Flying Where the Growth Is: Emerging Markets Airlines

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Many investors are searching for growth in emerging markets as the economies of developed markets continue in a pattern of slow growth. Part of the emerging markets bull thesis is a growth in the number of middle class consumers who will buy more consumer goods thereby boosting economic output. There are many ways to play growth in the middle class but this article will primarily focus on the potential for air travel.

Growing Panamanian carrier

Airline stocks in the U.S. have seen an impressive rally over the last several months before slowing down more recently. Much of the same can be said of Copa Holdings SA (NYSE: CPA), which operates primarily in South and Central America. Shares of Copa have about doubled since the beginning of 2012 and have more than quintupled since 2009. This share price growth comes on the back of strong earnings growth as earnings per share rose from $4.82 in 2010 to $7.35 for 2012. And estimates from 4-traders.com project continued earnings growth with earnings hitting $12.60 per share for 2015.

Copa has been on a wave of expansion in the past several years. While it began operations mostly as a domestic carrier, Copa is now expanding its fleet with new jets giving it the ability to add capacity on international routes while using modern, more efficient aircraft to reduce operating costs.

Troubled Brazilian carrier

Shares in Brazilian companies have had a rough year seeing as the Ibovespa Index (based on select companies on the Sao Paulo Stock Exchange) has fallen from over 60,000 at the beginning of 2013 to just above 45,000 today. The most recent drop in the Ibovespa Index has been partially influenced by the civil unrest in Brazil. Investors tend to dislike uncertainty and civil unrest brings plenty of this.

In the midst of this, shares of Brazilian airline Gol Linhas Aereas Inteligentes (NYSE: GOL) are struggling along with much of the Brazilian stock market. But Gol is being hit particularly hard by a drop in the Brazilian real causing its U.S. dollar-based obligations to increase. However, Gol is attempting a turnaround fed by cost cutting and better management of capacity. While the analyst community is still generally bullish on Gol, this airline represents a greater financial risk than Copa Holdings, and investors should keep this in mind if they choose to invest in Gol.

U.S. based emerging markets

It doesn’t sound right that an American airline would have emerging markets as a core part of their business model over the next several years but Hawaiian Airlines, owned by parent company Hawaiian Holdings (NASDAQ: HA), is set to make east Asia a core part of its network. With a strong position in the Hawaiian market, the proximity of Hawaii in relation to the markets of east Asia makes Hawaii a prime spot for tourists from emerging markets. At least this is what Hawaiian hopes for.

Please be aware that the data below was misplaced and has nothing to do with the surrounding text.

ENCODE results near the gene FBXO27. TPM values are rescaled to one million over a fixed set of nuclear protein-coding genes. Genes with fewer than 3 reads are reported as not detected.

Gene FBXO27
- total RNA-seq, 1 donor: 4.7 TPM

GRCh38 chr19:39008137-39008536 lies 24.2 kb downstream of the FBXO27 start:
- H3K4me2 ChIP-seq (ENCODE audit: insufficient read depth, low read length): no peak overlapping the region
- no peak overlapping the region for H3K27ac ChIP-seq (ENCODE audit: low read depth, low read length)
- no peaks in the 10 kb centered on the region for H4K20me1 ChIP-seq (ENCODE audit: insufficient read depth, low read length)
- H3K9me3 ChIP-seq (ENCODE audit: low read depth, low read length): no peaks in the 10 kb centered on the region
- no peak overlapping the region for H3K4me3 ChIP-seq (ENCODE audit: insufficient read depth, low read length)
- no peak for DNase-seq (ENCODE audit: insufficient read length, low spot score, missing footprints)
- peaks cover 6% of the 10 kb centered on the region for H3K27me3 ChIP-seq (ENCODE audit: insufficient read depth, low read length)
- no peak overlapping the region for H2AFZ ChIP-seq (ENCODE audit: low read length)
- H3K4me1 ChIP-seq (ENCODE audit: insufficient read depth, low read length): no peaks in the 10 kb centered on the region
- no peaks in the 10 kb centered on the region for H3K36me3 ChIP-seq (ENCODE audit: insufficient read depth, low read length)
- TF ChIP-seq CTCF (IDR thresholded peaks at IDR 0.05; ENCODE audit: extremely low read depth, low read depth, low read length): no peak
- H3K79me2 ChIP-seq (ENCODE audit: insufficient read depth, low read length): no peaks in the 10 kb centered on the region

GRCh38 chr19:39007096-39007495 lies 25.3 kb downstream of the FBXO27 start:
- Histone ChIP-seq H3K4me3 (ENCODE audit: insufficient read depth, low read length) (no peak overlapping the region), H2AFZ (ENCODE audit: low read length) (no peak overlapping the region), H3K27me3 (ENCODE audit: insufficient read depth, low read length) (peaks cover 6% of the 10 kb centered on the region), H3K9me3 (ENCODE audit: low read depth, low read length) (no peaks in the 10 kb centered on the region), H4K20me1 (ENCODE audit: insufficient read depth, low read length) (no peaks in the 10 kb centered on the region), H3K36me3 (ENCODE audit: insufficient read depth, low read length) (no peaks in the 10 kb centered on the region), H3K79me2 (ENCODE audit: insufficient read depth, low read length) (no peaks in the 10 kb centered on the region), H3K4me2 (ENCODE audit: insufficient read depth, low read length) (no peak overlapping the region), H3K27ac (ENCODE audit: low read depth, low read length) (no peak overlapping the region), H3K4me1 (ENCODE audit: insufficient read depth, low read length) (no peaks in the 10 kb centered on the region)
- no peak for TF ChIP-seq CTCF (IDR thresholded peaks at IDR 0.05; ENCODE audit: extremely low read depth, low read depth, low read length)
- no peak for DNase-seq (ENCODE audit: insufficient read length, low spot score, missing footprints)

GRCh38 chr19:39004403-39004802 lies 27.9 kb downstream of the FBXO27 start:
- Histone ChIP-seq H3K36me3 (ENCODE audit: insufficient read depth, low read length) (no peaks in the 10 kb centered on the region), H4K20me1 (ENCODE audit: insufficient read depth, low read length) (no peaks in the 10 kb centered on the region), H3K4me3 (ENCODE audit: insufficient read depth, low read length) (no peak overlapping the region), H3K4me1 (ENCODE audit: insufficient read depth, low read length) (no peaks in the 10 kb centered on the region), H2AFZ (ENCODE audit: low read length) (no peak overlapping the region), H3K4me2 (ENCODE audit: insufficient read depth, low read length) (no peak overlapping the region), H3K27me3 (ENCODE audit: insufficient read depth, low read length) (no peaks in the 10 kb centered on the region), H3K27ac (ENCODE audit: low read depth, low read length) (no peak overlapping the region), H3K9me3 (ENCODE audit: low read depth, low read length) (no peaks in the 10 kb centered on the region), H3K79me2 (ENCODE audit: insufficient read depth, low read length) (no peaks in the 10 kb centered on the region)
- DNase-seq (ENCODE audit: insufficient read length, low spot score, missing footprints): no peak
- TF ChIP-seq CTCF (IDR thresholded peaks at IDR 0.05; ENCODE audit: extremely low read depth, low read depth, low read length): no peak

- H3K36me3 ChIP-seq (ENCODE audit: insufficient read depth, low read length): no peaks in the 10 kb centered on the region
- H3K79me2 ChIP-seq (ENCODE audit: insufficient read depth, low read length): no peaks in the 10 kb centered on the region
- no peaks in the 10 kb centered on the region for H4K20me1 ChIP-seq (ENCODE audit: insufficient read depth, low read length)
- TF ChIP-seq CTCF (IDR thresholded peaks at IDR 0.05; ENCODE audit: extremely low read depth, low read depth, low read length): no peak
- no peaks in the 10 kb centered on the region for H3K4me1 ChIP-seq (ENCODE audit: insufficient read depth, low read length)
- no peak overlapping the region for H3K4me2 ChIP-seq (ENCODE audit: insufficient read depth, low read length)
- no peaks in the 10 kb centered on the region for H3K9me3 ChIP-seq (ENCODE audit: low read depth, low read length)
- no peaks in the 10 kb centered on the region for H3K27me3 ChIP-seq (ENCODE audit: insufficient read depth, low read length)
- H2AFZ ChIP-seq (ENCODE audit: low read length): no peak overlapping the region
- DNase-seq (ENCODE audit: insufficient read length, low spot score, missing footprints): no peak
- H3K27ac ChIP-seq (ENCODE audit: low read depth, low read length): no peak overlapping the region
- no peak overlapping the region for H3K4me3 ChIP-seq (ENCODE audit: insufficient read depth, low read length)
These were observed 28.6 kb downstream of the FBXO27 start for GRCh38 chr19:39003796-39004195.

The airline is set to begin long awaited expansion into China as analysts are saying Hawaiian could begin to be pressured in the American west coast market. However, Hawaiian will likely continue expansion in the U.S. making for a combination of expansion on both sides of the Pacific, giving investors an airline that’s a hybrid between emerging and developed markets.

Airline danger zone

Airlines are often considered higher risk than the average investments, and emerging markets are considered to have added risk as well when compared to developed markets. But emerging markets airlines are not necessarily a simple addition of both factors. All U.S.-based legacy carriers have declared bankruptcy at one time or another but among the three airlines mentioned above, only Hawaiian has declared bankruptcy in its history. Although, investors do need to keep both the risks of airlines and of foreign markets in mind when investing in emerging markets airlines, be they foreign or Hawaii-based.

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Alexander MacLennan has no position in any stocks mentioned. This article is not an endorsement to buy or sell any security and does not constitute professional investment advice. Always do your own due diligence before buying or selling any security. The Motley Fool has no position in any of the stocks mentioned. Try any of our Foolish newsletter services free for 30 days. We Fools may not all hold the same opinions, but we all believe that considering a diverse range of insights makes us better investors. The Motley Fool has a disclosure policy. Is this post wrong? Click here. Think you can do better? Join us and write your own!

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